State-of-the-Art Simulation: How Two NCIN Grantees Are Implementing and Improving Their Simulation Programs
There’s no substitute for clinical experience when you’re a nursing student, but there is an excellent complement to that experience: simulation. In the last decade, simulation labs and simulators (human patient simulators) have become increasingly popular and increasingly high tech. Several NCIN grantee institutions have invested in high-fidelity labs and simulators and are seeing great returns on these investments in their nursing students.
At both New York University (NYU) College of Nursing and the University of Miami School of Nursing and Health Studies, simulation is fully integrated into the nursing curriculum, and faculty receive regular training and education in using simulation to ensure that students derive the maximum benefit from this unique and important teaching tool. Both institutions also have large, state-of-the art simulation labs and strong commitments to ensuring that their students’ simulation experiences are as realistic as possible.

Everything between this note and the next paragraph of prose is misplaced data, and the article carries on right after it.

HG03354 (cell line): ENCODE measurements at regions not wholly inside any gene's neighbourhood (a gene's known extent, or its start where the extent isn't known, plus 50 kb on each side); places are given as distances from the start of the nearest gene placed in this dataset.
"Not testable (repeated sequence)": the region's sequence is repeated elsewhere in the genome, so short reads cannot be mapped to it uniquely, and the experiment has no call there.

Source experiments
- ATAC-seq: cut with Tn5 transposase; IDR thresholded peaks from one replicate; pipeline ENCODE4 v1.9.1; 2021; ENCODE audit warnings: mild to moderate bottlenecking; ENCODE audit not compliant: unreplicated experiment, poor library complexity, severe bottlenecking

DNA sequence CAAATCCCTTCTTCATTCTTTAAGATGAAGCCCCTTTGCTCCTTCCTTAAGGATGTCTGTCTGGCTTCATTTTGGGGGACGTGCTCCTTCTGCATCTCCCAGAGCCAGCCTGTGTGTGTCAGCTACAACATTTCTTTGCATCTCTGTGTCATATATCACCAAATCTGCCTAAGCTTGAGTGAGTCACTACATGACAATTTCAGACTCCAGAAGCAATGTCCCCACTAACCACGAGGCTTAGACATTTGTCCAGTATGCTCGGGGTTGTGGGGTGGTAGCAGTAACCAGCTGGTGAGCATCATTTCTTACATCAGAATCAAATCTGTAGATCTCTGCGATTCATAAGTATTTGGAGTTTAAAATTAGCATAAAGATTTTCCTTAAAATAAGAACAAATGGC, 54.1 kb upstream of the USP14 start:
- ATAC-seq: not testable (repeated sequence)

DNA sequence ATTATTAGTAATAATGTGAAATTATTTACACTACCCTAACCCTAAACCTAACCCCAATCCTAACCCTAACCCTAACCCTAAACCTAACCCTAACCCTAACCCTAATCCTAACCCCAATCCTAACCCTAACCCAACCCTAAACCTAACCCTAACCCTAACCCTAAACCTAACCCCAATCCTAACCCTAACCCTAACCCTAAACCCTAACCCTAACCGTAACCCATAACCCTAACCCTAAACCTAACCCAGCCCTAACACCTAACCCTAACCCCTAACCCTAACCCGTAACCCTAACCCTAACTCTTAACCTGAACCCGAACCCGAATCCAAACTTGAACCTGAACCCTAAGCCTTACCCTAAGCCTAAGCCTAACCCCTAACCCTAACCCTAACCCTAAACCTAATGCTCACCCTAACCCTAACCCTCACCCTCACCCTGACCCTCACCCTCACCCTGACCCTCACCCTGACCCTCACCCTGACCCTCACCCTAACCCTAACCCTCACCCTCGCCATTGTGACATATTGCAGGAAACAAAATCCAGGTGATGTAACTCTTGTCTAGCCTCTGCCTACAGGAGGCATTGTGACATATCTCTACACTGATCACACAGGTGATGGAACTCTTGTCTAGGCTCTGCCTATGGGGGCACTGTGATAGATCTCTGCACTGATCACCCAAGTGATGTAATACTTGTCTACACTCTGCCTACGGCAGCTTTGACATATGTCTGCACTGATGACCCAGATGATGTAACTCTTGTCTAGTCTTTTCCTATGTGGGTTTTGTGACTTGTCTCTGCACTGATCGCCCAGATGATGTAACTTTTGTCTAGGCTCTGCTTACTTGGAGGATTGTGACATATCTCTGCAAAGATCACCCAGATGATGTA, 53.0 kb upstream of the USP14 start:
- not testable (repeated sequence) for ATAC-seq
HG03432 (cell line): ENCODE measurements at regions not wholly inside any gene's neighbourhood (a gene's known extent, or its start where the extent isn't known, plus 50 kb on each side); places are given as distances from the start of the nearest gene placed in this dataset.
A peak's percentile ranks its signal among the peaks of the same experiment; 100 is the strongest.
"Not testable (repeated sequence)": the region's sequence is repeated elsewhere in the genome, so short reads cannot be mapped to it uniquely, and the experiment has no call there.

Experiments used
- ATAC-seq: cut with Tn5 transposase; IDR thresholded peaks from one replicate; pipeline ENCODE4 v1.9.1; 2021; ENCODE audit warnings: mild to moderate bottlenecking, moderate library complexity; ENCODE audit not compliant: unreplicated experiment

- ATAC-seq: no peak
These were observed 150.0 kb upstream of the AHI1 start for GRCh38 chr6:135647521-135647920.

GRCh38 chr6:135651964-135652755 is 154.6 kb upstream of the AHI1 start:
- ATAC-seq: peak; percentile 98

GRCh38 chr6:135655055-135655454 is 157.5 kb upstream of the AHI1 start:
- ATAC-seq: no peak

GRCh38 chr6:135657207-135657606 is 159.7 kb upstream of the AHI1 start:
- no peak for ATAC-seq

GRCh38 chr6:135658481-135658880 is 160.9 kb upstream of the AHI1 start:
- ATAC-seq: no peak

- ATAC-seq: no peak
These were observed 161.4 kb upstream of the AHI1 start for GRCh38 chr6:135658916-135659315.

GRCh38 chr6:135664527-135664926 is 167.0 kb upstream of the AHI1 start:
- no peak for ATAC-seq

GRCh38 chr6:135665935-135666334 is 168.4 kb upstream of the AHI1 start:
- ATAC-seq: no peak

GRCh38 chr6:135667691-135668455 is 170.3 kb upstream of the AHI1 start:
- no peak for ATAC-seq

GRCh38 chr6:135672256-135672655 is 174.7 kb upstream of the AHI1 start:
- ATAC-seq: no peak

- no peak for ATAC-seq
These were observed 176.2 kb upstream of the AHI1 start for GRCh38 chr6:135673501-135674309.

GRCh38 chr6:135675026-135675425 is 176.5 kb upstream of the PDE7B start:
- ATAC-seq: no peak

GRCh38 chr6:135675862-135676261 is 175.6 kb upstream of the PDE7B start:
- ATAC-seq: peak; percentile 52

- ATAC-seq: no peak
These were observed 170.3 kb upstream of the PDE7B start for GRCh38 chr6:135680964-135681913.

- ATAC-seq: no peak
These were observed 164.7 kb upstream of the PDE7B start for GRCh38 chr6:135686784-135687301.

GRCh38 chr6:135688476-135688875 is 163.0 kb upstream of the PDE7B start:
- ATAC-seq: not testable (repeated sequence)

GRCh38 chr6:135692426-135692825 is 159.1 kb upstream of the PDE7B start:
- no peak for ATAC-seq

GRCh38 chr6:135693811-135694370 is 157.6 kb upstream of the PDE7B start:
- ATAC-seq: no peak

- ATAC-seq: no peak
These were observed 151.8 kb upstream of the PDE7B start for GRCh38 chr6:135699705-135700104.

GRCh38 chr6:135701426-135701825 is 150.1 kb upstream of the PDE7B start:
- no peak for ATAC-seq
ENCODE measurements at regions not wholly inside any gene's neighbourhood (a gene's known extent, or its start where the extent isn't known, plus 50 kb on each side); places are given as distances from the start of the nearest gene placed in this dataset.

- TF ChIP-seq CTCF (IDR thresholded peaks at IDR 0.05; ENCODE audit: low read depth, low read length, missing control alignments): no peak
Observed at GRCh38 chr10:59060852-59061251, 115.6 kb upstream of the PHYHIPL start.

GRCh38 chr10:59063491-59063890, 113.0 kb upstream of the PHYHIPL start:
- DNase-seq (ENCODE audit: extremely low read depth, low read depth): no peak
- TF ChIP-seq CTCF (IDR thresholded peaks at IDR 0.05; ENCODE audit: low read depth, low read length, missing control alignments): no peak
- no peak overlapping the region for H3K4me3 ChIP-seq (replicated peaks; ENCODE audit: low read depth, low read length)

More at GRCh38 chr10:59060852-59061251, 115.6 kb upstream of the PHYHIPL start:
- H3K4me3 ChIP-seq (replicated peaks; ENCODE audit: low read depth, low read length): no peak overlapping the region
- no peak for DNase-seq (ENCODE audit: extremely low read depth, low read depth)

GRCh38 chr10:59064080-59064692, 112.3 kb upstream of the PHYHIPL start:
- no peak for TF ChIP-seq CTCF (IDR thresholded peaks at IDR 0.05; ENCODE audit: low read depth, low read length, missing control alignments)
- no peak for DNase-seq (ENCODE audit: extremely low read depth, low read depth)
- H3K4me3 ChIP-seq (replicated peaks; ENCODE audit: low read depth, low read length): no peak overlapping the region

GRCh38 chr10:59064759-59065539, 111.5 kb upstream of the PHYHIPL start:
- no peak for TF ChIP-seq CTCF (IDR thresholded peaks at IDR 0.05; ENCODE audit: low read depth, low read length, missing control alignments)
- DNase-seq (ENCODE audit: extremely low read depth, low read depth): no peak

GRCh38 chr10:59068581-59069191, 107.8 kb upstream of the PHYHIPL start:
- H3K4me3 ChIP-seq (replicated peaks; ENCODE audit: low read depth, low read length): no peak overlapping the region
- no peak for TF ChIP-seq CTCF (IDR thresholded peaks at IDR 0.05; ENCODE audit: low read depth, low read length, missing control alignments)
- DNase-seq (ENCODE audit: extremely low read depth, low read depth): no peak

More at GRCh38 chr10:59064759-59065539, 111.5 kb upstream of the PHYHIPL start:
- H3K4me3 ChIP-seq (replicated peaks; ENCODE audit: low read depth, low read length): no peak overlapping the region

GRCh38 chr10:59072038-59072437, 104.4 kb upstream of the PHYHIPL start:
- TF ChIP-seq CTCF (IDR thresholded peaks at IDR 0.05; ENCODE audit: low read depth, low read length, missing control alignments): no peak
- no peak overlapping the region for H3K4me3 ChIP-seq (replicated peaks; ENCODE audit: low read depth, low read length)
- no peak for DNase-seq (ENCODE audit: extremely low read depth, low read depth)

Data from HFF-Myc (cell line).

“Our expectation is that the students treat our simulator as a real patient,” said Kellie Bryant, DNP, WHNP, an associate clinical professor and the director of Simulation Learning at the College of Nursing. “Students are expected to behave in the same manner as if they were in their hospital based clinicals. When we first started using simulation, some students felt simulation wasn’t realistic. However through the years, students appreciate the value of simulation and their attitude has changed due to improvements in the way we conduct simulation and the increase in the medical technologies we incorporate into our simulations.
She also pointed out that one advantage of simulation is that it allows students the ability to provide a wider range of nursing care than they might be able to perform in the hospital setting. “Many hospitals have moved to an Electronic Medical Record system which many of our students are unable to access. This results in the inability for our students to document or even administer medications. With simulation, we are able to provide those opportunities they may not get in the hospital setting such as administering medication or charting on their patients,” said Bryant. “In a hospital setting, students are limited to caring for the patients who happen to be on the floor that day. In simulation, we can create a variety of scenarios and also ensure that every student gets an opportunity to provide care to a patient they will commonly care for as a graduate RN, such as stroke and heart failure.”